Music and Emotion: The Neural Correlates of Music-Induced Positive Affect
Independent thesis Basic level (degree of Bachelor), 10 credits / 15 HE creditsStudent thesis
Listening to music is rated as one of the most pleasurable activities in human life and,in fact, listeners report the emotional impact of music to be one of the main motivatorsas to why they listen to music. This thesis focuses on the positive affective statesexperienced when listening to music and their underlying neural substrates. Despite thefact that research on the neural correlates of music-induced positive affect is arelatively recent undertaking our understanding has significantly improved during thelast decades. The aim of the current thesis is to give an overview of the neuralcorrelates of music-induced positive affect in healthy individuals. As such,psychophysiological, neuroimaging and electrophysiological studies are reviewed.Across studies the consistent involvement of brain regions, such as the orbitofrontalcortex, the striatum and the amygdala and left hemisphere frontal regions in response tomusic-induced positive affect has been found. These structures constitute an importantpart of the mesolimbocortical reward circuitry found to be involved in the processing ofa wide range of pleasures. The thesis also discusses conceptual and methodologicallimitations inherent in the studies reviewed. Understanding the nature and underlyingneural basis of music-induced positive affect is important because of the implications itmay have for psychological and physical wellbeing.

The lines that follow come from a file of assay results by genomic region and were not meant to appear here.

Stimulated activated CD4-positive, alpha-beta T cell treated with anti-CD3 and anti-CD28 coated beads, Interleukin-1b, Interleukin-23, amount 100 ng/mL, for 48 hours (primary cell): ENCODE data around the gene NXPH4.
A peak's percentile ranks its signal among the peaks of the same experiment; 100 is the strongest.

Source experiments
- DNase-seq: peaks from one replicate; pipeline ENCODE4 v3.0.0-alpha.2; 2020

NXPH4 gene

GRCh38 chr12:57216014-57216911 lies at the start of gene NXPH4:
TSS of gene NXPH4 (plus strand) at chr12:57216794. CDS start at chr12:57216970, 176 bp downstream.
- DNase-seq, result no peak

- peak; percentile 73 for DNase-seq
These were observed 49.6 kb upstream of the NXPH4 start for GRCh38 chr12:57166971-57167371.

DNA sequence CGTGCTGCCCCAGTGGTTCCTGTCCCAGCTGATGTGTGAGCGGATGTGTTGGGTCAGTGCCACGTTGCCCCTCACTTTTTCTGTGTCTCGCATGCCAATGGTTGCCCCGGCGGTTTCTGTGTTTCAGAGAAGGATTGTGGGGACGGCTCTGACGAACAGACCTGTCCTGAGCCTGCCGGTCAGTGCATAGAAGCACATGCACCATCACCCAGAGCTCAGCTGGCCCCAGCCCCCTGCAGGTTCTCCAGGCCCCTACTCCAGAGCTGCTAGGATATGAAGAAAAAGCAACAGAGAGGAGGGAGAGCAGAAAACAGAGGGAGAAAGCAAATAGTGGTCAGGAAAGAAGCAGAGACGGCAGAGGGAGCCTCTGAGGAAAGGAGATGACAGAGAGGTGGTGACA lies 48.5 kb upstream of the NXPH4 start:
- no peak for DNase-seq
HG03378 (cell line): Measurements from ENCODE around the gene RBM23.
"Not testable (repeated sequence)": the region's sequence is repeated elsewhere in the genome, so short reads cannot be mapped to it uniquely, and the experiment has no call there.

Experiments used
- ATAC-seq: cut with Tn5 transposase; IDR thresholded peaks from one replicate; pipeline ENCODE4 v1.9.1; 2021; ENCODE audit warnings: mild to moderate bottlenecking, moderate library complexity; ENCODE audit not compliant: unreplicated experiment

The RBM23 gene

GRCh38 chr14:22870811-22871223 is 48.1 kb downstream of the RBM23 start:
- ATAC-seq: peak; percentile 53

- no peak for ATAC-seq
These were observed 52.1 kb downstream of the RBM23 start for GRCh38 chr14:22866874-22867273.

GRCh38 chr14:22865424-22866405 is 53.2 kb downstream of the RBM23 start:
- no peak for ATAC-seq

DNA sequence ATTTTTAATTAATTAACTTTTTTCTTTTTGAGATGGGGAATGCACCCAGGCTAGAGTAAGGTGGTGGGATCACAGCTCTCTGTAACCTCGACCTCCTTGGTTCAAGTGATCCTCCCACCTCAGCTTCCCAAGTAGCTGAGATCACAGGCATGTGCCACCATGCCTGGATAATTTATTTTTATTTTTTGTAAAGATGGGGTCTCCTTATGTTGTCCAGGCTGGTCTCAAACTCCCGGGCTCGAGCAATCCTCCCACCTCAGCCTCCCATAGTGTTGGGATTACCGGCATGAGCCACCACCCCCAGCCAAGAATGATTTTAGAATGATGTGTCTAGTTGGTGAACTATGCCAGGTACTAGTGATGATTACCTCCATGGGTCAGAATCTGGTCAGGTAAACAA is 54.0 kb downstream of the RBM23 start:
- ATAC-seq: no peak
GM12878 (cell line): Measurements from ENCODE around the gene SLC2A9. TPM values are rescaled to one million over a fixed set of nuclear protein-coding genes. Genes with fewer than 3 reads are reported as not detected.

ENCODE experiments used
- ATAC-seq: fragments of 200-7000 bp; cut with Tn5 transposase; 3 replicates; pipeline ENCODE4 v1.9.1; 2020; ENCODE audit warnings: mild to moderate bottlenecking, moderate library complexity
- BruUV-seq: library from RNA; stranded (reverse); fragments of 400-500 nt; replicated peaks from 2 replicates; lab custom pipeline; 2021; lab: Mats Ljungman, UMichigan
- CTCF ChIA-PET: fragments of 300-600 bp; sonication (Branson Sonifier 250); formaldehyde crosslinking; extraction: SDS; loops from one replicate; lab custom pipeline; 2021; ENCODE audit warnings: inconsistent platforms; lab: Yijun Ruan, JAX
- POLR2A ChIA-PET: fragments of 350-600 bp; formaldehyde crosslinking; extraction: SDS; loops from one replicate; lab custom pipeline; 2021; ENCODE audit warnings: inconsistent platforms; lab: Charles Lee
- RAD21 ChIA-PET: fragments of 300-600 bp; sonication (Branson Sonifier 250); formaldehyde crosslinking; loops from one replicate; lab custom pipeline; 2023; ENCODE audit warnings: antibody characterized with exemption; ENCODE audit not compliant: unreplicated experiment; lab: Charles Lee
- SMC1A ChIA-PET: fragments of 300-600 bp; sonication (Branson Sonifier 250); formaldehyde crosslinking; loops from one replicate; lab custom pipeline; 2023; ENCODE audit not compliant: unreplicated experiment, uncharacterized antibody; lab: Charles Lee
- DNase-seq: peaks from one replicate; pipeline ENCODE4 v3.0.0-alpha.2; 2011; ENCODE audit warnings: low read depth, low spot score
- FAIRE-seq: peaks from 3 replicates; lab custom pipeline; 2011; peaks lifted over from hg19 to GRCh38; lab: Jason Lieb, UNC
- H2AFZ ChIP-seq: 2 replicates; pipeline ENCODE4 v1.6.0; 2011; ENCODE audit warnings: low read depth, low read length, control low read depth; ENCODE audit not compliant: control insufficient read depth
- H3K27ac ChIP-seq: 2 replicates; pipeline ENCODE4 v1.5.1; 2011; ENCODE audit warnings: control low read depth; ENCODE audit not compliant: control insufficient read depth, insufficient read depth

Place, publisher, year, edition, pages
2014. , 43 p.
music, positive affect, EEG, fMRI, PET, ERP
IdentifiersURN: urn:nbn:se:his:diva-9734OAI: oai:DiVA.org:his-9734DiVA: diva2:738621
Subject / course